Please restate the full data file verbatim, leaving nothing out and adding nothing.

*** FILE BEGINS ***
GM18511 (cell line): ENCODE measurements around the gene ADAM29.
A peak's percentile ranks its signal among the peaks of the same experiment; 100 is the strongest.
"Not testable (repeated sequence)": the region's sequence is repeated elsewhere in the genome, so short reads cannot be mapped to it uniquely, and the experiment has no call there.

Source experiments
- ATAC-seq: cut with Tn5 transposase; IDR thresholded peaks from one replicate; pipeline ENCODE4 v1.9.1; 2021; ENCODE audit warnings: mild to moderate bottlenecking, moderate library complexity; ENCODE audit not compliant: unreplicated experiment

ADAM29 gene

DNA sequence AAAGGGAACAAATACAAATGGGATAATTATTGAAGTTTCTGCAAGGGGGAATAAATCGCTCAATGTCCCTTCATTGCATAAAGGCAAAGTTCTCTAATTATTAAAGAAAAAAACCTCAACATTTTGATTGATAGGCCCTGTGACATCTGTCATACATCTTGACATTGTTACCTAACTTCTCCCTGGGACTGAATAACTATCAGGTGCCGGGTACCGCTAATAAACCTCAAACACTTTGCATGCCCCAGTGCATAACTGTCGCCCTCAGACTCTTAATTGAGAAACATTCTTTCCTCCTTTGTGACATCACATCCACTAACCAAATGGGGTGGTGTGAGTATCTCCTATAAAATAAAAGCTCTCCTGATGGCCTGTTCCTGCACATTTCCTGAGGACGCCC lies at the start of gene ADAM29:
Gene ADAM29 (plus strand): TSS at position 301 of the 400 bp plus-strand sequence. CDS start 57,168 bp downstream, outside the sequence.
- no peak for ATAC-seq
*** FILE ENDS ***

GM18511 (cell line): ENCODE measurements around the gene ADAM29.
A peak's percentile ranks its signal among the peaks of the same experiment; 100 is the strongest.
"Not testable (repeated sequence)": the region's sequence is repeated elsewhere in the genome, so short reads cannot be mapped to it uniquely, and the experiment has no call there.

Source experiments
- ATAC-seq: cut with Tn5 transposase; IDR thresholded peaks from one replicate; pipeline ENCODE4 v1.9.1; 2021; ENCODE audit warnings: mild to moderate bottlenecking, moderate library complexity; ENCODE audit not compliant: unreplicated experiment

ADAM29 gene

DNA sequence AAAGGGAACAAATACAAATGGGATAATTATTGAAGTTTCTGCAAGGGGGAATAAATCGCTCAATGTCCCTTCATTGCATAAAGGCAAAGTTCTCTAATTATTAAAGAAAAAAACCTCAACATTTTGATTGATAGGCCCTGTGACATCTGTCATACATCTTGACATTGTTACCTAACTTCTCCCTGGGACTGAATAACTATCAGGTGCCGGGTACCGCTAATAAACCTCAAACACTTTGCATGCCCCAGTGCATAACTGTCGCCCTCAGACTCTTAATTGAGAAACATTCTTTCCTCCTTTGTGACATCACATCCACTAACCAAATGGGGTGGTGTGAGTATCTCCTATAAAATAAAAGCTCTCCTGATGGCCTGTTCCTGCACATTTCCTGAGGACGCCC lies at the start of gene ADAM29:
Gene ADAM29 (plus strand): TSS at position 301 of the 400 bp plus-strand sequence. CDS start 57,168 bp downstream, outside the sequence.
- no peak for ATAC-seq